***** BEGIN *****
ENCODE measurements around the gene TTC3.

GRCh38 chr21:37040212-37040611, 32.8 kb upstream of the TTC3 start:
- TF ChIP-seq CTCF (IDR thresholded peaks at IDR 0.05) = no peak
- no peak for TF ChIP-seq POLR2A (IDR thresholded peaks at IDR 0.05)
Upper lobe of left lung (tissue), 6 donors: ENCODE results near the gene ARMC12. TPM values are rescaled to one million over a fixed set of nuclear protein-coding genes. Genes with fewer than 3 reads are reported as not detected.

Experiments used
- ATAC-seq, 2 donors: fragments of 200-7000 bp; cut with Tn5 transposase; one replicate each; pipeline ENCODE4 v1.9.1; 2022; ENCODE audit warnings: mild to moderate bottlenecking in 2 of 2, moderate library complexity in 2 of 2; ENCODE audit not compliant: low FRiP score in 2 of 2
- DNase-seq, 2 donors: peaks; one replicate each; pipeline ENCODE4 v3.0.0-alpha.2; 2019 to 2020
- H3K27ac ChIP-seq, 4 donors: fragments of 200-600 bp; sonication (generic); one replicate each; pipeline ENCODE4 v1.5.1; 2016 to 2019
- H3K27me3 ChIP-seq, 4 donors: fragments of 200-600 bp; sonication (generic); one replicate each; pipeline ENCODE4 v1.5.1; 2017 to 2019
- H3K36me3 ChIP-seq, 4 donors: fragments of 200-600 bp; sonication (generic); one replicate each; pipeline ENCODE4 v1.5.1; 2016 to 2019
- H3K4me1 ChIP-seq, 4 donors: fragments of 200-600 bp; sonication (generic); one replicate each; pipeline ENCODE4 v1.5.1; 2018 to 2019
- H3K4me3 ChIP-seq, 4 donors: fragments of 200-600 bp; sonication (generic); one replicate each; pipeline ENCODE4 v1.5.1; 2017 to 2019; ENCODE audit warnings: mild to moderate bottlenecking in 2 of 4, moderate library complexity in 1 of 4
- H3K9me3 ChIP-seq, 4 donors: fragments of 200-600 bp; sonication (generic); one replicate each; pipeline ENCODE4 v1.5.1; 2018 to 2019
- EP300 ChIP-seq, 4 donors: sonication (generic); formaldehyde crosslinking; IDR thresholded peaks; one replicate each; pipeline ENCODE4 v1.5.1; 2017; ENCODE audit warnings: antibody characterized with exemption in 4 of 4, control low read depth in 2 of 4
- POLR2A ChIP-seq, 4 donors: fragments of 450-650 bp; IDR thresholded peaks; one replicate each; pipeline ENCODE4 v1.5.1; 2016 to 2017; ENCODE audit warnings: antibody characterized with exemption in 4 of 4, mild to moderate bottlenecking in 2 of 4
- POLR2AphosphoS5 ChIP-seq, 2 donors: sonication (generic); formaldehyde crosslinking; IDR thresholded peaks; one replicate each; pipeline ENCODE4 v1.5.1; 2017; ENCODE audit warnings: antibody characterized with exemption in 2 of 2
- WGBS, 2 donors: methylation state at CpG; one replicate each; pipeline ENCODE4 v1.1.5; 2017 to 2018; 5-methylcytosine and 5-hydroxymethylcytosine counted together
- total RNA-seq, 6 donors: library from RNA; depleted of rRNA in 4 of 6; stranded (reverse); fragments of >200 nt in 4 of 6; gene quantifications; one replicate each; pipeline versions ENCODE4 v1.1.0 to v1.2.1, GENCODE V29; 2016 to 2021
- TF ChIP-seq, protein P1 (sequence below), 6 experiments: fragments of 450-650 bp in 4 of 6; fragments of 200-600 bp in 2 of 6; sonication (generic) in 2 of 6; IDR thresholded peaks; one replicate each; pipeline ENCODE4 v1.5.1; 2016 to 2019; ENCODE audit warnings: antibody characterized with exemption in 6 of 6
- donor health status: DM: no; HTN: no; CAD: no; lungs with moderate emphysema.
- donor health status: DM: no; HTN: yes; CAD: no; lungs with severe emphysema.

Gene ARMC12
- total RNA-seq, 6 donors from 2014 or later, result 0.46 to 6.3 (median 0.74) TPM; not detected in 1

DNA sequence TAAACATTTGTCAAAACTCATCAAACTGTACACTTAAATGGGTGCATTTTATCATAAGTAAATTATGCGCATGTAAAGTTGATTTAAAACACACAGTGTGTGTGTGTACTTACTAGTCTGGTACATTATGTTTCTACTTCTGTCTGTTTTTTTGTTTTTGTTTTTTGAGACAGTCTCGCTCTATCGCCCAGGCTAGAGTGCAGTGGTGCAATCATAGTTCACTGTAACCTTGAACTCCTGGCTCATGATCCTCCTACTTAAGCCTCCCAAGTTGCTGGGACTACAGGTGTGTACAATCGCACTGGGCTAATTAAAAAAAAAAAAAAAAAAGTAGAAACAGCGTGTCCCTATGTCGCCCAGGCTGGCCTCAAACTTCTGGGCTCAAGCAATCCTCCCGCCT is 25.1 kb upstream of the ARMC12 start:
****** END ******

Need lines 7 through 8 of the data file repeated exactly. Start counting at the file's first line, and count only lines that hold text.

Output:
- ATAC-seq, 2 donors: fragments of 200-7000 bp; cut with Tn5 transposase; one replicate each; pipeline ENCODE4 v1.9.1; 2022; ENCODE audit warnings: mild to moderate bottlenecking in 2 of 2, moderate library complexity in 2 of 2; ENCODE audit not compliant: low FRiP score in 2 of 2
- DNase-seq, 2 donors: peaks; one replicate each; pipeline ENCODE4 v3.0.0-alpha.2; 2019 to 2020